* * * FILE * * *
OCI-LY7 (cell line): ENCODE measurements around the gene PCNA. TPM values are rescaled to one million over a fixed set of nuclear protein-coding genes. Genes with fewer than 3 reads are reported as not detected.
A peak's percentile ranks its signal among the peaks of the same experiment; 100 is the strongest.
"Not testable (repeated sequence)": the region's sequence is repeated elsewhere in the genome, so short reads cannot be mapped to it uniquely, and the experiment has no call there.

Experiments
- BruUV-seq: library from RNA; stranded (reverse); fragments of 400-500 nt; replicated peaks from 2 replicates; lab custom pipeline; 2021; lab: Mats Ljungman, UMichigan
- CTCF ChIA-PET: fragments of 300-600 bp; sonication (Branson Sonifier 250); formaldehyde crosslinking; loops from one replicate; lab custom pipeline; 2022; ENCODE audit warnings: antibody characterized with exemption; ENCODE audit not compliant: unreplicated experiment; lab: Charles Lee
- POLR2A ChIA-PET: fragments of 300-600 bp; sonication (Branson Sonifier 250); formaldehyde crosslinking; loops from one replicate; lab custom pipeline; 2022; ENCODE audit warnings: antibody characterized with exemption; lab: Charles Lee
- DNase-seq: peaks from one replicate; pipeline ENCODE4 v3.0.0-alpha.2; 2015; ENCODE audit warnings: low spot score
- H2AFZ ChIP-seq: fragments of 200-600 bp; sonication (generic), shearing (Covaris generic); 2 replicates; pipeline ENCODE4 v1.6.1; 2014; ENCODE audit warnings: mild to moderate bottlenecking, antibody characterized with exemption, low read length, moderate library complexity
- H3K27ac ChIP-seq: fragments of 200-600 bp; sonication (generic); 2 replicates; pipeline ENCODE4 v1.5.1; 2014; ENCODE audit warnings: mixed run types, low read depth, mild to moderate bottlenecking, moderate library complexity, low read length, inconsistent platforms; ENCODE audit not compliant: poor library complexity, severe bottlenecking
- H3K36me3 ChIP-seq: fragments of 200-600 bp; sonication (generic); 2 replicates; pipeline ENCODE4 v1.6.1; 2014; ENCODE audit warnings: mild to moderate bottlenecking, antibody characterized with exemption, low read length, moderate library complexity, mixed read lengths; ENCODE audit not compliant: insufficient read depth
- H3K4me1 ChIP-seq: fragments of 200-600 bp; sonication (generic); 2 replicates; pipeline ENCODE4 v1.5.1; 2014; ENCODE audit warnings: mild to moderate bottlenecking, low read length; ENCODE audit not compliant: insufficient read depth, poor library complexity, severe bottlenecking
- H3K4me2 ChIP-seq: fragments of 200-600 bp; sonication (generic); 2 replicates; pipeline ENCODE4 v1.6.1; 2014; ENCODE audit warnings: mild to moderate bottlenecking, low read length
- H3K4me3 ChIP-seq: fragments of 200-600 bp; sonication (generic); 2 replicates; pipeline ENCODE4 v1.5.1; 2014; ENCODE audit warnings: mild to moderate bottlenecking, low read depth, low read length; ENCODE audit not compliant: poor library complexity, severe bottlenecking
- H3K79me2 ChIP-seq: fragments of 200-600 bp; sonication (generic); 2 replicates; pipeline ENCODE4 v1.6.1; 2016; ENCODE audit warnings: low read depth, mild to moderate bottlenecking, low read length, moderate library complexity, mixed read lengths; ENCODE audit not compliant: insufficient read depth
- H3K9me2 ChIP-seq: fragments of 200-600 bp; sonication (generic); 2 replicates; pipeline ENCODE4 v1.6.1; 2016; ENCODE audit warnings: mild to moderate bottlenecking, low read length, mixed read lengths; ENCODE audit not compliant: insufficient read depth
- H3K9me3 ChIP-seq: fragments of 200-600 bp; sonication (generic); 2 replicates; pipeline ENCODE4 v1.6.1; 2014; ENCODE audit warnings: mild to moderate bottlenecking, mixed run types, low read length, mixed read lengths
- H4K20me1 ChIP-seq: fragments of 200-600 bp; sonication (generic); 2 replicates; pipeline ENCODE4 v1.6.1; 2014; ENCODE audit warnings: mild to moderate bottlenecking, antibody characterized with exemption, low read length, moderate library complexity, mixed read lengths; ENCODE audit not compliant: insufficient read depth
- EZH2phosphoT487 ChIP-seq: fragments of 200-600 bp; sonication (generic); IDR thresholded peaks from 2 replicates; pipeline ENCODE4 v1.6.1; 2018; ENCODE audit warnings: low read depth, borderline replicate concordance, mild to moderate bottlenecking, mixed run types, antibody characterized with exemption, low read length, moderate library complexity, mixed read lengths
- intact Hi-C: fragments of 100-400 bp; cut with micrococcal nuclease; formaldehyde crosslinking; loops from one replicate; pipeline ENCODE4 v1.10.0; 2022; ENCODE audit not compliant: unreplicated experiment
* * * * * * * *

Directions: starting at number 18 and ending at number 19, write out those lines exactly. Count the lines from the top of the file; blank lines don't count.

- H4K20me1 ChIP-seq: fragments of 200-600 bp; sonication (generic); 2 replicates; pipeline ENCODE4 v1.6.1; 2014; ENCODE audit warnings: mild to moderate bottlenecking, antibody characterized with exemption, low read length, moderate library complexity, mixed read lengths; ENCODE audit not compliant: insufficient read depth
- EZH2phosphoT487 ChIP-seq: fragments of 200-600 bp; sonication (generic); IDR thresholded peaks from 2 replicates; pipeline ENCODE4 v1.6.1; 2018; ENCODE audit warnings: low read depth, borderline replicate concordance, mild to moderate bottlenecking, mixed run types, antibody characterized with exemption, low read length, moderate library complexity, mixed read lengths